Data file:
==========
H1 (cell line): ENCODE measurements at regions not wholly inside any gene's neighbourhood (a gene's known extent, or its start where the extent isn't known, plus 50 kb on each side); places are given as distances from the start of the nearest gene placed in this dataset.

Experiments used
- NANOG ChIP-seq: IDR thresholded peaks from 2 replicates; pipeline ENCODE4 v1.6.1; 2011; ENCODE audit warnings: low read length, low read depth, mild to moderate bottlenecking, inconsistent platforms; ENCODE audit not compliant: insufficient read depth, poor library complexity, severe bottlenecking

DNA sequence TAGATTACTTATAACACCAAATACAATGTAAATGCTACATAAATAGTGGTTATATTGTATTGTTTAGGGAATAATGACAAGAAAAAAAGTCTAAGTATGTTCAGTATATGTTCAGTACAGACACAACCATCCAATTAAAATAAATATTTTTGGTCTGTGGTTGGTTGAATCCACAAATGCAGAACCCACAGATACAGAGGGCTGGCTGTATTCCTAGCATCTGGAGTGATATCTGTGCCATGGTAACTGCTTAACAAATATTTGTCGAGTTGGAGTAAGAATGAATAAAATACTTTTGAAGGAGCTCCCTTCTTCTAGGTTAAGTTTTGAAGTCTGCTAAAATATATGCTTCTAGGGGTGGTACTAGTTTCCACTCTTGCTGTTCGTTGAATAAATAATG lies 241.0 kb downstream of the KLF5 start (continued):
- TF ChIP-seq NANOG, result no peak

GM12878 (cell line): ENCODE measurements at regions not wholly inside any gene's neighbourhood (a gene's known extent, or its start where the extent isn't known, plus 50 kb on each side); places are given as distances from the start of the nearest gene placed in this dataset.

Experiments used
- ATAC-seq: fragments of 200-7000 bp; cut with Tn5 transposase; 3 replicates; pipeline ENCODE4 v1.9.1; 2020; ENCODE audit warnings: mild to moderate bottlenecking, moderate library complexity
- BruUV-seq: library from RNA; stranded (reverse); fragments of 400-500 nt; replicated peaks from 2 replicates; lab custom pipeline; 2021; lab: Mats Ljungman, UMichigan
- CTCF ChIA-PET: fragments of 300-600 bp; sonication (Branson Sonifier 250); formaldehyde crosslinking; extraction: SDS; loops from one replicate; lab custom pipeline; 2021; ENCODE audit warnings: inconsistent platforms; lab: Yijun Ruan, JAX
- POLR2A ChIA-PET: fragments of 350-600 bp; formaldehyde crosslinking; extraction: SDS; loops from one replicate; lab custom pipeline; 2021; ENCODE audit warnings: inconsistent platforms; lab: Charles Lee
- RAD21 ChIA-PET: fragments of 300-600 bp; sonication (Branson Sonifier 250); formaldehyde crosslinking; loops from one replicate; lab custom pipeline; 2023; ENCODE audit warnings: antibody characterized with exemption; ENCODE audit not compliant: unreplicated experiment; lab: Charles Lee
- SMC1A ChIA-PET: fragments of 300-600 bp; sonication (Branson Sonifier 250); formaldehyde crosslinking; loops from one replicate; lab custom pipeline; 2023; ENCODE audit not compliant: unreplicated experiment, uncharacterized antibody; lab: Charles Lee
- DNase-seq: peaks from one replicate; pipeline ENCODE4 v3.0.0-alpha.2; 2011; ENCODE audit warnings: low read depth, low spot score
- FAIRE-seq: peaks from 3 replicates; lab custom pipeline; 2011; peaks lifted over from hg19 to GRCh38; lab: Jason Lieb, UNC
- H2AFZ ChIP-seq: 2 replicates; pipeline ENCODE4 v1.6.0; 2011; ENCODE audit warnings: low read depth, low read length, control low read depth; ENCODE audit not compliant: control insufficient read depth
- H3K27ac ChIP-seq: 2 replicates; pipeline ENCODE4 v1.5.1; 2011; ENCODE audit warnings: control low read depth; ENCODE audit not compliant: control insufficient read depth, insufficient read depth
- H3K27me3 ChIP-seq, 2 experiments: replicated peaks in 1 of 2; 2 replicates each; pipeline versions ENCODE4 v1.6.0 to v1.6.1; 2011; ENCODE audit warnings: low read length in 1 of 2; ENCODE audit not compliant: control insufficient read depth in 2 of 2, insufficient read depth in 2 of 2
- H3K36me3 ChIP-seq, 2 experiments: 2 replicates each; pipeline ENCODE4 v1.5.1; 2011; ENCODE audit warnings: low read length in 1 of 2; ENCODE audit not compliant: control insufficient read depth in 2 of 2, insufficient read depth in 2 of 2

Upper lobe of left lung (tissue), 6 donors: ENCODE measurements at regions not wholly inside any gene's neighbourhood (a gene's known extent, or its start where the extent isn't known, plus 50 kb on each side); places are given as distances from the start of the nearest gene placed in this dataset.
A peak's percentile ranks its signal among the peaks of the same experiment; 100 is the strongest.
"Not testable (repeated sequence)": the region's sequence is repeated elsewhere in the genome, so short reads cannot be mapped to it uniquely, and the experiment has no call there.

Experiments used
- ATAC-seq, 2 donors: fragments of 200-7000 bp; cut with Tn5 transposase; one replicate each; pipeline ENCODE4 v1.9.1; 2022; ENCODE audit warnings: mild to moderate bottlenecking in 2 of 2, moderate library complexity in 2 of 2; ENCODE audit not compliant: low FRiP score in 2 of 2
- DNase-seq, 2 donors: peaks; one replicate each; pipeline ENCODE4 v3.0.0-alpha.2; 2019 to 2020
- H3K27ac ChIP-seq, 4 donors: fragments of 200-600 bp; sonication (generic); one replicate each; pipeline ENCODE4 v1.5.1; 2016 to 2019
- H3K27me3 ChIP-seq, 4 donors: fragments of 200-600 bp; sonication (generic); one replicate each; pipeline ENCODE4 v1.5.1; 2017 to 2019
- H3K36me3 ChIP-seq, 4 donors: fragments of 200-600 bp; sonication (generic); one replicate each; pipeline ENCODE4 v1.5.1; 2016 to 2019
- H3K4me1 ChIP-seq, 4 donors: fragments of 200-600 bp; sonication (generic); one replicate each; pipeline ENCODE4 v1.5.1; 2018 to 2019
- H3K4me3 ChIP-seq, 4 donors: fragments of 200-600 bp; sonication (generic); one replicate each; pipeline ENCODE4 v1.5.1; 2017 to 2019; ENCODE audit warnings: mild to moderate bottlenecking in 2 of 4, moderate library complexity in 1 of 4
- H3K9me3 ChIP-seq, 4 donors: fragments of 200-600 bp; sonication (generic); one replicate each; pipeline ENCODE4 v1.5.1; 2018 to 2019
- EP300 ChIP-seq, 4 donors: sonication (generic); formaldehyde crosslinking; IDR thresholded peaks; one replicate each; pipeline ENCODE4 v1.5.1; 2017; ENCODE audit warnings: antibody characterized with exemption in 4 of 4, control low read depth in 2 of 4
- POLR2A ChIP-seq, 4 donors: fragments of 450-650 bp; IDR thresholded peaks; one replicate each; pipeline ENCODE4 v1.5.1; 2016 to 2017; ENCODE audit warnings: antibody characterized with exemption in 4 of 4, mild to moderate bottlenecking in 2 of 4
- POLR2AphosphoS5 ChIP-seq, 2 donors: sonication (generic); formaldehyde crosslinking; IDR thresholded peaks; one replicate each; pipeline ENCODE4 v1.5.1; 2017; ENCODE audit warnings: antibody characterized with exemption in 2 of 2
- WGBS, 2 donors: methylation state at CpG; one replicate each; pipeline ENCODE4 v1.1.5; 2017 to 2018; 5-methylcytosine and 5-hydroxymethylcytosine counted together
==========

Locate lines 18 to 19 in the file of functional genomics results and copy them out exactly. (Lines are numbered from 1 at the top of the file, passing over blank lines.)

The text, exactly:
- H3K27me3 ChIP-seq, 2 experiments: replicated peaks in 1 of 2; 2 replicates each; pipeline versions ENCODE4 v1.6.0 to v1.6.1; 2011; ENCODE audit warnings: low read length in 1 of 2; ENCODE audit not compliant: control insufficient read depth in 2 of 2, insufficient read depth in 2 of 2
- H3K36me3 ChIP-seq, 2 experiments: 2 replicates each; pipeline ENCODE4 v1.5.1; 2011; ENCODE audit warnings: low read length in 1 of 2; ENCODE audit not compliant: control insufficient read depth in 2 of 2, insufficient read depth in 2 of 2